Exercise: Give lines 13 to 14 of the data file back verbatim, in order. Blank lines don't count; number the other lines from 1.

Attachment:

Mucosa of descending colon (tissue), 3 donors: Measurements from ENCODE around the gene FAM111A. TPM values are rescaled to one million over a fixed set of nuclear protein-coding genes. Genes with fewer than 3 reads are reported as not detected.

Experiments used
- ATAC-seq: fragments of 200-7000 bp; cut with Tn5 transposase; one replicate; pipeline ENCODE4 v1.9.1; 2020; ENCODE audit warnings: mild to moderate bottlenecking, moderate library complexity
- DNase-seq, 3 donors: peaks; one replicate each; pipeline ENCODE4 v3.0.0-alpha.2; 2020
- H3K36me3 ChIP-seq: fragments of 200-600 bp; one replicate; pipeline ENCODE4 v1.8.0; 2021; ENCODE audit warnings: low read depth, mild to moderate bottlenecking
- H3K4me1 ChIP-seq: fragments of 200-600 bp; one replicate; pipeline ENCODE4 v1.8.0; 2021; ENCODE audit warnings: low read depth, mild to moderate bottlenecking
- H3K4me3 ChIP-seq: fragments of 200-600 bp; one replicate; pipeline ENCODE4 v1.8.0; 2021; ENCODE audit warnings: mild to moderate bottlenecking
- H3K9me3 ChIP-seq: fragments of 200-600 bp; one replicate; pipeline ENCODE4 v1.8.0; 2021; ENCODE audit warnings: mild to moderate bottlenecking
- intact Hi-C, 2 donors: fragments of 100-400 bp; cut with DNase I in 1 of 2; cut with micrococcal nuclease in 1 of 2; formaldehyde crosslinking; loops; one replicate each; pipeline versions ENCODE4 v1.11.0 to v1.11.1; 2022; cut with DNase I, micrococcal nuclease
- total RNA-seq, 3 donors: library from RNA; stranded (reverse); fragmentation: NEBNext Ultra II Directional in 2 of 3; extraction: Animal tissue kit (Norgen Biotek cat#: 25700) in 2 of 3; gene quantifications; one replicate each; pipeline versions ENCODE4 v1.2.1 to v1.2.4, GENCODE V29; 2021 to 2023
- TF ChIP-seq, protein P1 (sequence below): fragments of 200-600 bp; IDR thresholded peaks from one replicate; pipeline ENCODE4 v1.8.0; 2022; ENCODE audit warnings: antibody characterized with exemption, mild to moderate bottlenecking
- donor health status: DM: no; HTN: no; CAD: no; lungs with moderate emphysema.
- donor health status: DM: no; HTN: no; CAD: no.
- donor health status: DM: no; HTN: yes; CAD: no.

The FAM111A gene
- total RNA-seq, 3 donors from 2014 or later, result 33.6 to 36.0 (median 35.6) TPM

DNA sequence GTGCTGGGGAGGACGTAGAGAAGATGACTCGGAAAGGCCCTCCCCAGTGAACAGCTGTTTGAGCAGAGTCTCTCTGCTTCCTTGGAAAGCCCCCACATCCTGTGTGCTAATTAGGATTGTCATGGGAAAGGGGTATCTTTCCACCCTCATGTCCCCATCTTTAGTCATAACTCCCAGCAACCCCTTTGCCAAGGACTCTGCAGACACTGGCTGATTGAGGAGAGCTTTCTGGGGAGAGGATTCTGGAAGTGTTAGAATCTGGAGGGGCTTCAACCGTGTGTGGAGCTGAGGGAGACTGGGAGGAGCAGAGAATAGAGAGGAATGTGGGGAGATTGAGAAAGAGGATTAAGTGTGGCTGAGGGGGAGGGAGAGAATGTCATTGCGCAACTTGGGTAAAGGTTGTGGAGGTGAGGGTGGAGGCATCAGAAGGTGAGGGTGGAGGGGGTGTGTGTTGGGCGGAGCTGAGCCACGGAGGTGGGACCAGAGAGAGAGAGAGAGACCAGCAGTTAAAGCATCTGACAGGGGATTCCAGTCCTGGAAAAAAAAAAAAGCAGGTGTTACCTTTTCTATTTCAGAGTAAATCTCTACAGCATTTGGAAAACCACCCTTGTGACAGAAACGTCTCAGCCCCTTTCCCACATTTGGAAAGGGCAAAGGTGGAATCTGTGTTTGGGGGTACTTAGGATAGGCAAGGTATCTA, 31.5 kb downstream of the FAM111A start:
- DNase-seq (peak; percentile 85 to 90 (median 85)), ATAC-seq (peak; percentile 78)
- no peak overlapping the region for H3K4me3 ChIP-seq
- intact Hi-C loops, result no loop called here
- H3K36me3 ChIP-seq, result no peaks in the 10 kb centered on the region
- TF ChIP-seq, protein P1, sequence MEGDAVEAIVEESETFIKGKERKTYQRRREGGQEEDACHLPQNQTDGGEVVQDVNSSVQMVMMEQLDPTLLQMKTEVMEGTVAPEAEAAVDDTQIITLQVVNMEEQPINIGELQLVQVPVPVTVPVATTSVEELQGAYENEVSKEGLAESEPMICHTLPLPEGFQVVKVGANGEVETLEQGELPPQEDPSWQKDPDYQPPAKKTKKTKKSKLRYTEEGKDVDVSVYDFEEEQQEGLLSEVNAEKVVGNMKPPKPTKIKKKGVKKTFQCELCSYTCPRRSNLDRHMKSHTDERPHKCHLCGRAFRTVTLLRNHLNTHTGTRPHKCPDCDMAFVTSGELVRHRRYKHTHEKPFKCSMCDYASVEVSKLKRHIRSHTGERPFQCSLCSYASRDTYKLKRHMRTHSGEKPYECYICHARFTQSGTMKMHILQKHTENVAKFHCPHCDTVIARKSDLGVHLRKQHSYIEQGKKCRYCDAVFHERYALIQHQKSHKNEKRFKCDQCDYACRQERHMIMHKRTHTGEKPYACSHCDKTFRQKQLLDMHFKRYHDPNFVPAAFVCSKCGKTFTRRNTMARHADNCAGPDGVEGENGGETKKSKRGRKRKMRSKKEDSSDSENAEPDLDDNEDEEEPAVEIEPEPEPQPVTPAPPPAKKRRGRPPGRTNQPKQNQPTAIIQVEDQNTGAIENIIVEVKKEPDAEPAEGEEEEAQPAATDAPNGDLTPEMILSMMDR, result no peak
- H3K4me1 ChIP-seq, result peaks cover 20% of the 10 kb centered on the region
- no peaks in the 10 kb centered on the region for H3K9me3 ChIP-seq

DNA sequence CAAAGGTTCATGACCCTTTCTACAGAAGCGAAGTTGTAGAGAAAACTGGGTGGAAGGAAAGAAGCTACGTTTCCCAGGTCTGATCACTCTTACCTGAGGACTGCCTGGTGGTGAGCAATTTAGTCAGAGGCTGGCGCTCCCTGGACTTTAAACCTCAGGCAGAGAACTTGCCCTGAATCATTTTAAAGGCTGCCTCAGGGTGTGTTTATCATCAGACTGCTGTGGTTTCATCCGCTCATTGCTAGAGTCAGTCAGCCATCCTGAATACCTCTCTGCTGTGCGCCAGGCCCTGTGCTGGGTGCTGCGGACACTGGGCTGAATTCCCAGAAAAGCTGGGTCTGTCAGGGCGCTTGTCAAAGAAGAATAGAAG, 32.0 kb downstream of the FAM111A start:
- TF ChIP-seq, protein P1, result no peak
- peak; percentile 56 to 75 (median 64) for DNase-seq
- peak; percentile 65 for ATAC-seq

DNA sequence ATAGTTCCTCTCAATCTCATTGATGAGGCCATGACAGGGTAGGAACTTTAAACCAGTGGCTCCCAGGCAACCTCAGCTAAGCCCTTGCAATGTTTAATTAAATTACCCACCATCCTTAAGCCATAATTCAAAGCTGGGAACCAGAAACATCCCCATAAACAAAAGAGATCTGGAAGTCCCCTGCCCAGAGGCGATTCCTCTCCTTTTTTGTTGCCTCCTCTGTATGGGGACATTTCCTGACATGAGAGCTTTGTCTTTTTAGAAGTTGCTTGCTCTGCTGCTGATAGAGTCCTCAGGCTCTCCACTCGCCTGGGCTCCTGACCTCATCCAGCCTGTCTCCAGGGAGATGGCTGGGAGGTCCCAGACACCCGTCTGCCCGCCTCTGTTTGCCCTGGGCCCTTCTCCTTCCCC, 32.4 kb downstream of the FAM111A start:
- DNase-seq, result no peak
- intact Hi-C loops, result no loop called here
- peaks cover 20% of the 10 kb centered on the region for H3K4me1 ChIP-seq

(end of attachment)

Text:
- donor health status: DM: no; HTN: no; CAD: no.
- donor health status: DM: no; HTN: yes; CAD: no.